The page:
Jonathan Ainslie

Thesis title: Economic Fragmentation in the Legal Sources of the Roman Empire, 165 to 312 CE.


Jonathan has been a PhD researcher attached to the Centre for Legal History at the Edinburgh Law School since September 2017. He is a recipient of the Modern Law Review scholarship for 2018-20.

Jonathan graduated from the University of Edinburgh with an LL.B. (Hons, First Class) in Law and Politics in 2016. He completed an LL.M. (Merit) at Edinburgh in Comparative and European Private Law in 2017. His LL.M. dissertation compared the protection of dignitary interests in England, Scotland and South Africa. This followed an ERASMUS course in European Legal Systems at the University of Salzburg in 2015. 

Jonathan grew up in Bridge of Earn, Perthshire. 

Responsibilities & affiliations

Jonathan is an elected member of the Senatus Academicus for 2019/20, representing University demonstrators, tutors and research staff. 

Jonathan is the convenor of the Henry Goudy Seminar. Formerly known as the Roman Law Club, the Seminar was founded by Prof Peter Birks in the 1980s as "an informal activity of the Edinburgh Roman Law Group with the particular aim of encouraging students whose interest in law or the ancient world attracts them to the study of Roman law". The Seminar meets twice per semester. 

In addition to his PhD research, Jonathan works for the University of Edinburgh as the Warden for two halls of residence: Robertson's Close on the Cowgate and Nicolson/South College Street. These halls of residence have over 300 residents between them, mainly undergraduates.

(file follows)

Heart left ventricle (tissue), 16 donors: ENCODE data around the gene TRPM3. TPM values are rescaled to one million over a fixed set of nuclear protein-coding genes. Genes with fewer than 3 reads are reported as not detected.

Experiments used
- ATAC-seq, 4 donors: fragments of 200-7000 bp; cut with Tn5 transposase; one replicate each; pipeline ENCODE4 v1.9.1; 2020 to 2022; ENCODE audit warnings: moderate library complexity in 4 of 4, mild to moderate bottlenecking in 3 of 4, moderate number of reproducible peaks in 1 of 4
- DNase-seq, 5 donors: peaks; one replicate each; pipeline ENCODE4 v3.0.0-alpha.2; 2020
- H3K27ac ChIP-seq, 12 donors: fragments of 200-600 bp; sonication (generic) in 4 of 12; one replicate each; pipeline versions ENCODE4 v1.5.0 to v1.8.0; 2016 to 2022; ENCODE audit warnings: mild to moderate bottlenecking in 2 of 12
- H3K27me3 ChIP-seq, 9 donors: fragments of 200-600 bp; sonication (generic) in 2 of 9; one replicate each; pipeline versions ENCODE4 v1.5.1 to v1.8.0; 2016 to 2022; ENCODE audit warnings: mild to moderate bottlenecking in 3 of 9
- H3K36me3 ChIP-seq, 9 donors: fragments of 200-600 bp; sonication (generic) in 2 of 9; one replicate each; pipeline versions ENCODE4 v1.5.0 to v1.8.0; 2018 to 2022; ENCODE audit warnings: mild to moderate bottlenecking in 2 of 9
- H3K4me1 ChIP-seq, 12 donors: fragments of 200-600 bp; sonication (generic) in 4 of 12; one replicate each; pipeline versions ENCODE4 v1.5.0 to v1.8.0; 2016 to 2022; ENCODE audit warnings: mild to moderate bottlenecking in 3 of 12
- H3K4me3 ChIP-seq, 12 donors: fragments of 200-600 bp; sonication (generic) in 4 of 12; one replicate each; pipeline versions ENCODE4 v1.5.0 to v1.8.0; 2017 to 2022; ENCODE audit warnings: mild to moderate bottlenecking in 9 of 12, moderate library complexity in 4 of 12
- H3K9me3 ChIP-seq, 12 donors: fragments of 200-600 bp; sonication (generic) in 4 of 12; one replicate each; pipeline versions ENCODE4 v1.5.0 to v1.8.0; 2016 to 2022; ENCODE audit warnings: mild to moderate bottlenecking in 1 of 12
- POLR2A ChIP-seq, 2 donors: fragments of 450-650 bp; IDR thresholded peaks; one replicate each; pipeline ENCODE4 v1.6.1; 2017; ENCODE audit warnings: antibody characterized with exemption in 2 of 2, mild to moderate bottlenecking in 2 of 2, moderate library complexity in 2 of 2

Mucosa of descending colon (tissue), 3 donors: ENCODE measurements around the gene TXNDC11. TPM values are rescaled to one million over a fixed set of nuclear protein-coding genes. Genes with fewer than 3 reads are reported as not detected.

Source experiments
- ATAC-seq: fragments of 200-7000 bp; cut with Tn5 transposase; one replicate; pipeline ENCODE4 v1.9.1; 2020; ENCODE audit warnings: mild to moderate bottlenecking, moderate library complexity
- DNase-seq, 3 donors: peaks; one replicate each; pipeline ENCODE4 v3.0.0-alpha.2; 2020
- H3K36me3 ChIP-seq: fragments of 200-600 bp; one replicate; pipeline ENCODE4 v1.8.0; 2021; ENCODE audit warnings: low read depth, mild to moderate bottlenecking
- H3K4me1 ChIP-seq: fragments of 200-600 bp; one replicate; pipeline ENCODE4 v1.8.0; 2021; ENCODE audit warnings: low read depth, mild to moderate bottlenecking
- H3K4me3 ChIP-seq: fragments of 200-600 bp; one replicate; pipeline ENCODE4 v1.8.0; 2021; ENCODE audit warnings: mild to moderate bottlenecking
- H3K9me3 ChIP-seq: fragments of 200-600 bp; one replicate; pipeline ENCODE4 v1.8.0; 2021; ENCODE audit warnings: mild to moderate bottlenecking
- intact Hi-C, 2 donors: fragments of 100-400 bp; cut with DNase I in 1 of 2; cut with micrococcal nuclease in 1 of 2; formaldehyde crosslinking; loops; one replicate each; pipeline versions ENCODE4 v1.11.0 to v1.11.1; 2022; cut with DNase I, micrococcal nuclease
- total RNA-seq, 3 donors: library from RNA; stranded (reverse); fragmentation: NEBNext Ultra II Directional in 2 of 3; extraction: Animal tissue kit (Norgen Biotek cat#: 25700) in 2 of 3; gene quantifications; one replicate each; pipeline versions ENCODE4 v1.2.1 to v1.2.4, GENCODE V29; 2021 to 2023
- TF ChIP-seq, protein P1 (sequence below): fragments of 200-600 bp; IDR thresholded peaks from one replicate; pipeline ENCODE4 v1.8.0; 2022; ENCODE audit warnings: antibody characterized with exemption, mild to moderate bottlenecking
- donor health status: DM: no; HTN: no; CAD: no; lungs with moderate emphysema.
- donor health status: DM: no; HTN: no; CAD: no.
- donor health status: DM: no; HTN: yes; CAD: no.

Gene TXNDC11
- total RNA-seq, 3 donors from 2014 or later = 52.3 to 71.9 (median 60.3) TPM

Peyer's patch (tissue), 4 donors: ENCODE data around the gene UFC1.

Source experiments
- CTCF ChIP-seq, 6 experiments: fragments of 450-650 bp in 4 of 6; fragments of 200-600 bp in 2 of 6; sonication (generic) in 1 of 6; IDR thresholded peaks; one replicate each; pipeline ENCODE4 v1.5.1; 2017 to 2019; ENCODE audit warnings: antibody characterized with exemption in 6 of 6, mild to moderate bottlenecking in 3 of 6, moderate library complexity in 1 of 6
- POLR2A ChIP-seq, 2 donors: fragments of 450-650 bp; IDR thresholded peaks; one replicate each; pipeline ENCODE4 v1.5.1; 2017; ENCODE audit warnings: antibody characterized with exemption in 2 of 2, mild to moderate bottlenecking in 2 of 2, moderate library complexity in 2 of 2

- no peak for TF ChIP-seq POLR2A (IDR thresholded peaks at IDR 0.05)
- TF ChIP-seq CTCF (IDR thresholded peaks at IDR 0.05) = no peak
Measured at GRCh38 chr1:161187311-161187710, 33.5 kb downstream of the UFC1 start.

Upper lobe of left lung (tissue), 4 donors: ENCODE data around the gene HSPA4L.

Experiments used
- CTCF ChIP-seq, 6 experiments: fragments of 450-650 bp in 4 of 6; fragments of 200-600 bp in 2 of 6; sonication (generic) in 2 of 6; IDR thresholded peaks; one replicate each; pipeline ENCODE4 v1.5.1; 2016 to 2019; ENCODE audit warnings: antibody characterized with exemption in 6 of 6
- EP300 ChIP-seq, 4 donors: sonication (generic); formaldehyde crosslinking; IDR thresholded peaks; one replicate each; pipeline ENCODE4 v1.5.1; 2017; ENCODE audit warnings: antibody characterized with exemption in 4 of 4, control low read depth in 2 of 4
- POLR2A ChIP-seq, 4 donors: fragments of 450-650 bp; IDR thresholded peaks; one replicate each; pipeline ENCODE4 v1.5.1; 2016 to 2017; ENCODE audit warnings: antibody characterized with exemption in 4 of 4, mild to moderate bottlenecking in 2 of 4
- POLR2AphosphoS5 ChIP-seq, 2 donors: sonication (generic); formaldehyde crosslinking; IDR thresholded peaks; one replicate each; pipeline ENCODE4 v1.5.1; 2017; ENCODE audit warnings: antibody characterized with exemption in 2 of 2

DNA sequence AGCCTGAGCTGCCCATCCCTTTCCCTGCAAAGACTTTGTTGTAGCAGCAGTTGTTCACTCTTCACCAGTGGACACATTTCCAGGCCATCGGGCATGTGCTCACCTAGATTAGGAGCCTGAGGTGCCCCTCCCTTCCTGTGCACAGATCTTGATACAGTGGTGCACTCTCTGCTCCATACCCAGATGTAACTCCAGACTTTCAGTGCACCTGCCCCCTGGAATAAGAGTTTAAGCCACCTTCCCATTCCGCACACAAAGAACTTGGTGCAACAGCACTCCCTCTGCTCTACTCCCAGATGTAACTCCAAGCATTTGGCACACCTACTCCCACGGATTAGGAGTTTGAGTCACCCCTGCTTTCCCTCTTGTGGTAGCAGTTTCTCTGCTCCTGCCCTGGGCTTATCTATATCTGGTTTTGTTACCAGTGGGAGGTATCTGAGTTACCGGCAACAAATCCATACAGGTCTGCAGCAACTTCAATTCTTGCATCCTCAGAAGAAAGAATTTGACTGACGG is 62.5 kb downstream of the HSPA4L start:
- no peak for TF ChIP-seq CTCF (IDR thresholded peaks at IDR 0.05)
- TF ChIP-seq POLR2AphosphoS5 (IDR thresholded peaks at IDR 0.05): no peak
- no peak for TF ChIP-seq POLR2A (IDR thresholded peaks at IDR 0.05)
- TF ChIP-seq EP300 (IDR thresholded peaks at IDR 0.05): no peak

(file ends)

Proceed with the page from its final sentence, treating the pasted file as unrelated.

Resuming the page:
Undergraduate teaching

Jonathan delivers the Reasoning Using Civilian Authority (LAWS10213) course at Honours level. He has also been a course tutor for Civil Law (Ordinary) (LAWS08104) since October 2018. 

Research summary

Jonathan's main research interests are law and economics in the Ancient world, the influence of Dutch-Roman law on 17th century Scotland and European comparative private law. 

Current research interests

Jonathan's PhD thesis focuses on how the Roman legal system dealt with the collapse of the Mediterranean trading system and the economic fragmentation of the Empire during the second and third centuries CE. To address these issues, Jonathan uses a variety of legal sources, including extracts from the Severan jurists and the surviving fragments of the Gregorian and Hermogenian Codes.

Affiliated research centres

Conference details

Jonathan has given papers on Roman public and private law, as well as comparisons between Roman law and other legal orders. 


Principle and Pragmatism in Roman Juristic Argument, Cambridge (UK), 29th-30th August 2019.

Water and Waterways Management in the Roman Empire: An Interdisciplinary Workshop Integrating Roman Law, Archeology and History, Edinburgh (UK), 18th-19th July 2019. 

Ancient Law in Context IX, Edinburgh (UK), 1st-2nd June 2018. 

Ancient Law in Context VIII, Edinburgh (UK), 2nd-3rd June 2017. 

Papers delivered

"Commutative Justice Under the Tetrarchy: An Analysis of Laesio Enormis and Rent Remission" -  LXXIIIth Session de la Societé Internationale Fernand de Visscher pour l’Histoire des Droits de l’Antiquité, Edinburgh (UK), 3rd-7th September 2019.

"A Tale of Three Cities? Comparing the Legal Treatment of Foreigners in Ancient Rome and Early Modern Low Countries" - XIIth Celtic Conference in Classics, Coimbra (Portugal), 26-29th June 2019. 

"Roman Citizenship and the Ius civile: the Constitutio Antoniniana in Legal, Political and Economic Context" - XXVth Annual Young Legal Historians' Forum, Brussels (Belgium), 5-7th June 2019. 

"Citizens, Honestiores and Punishment in the Late Roman Empire" - Ancient Law in Context X, Edinburgh (UK), 5-6th April 2019.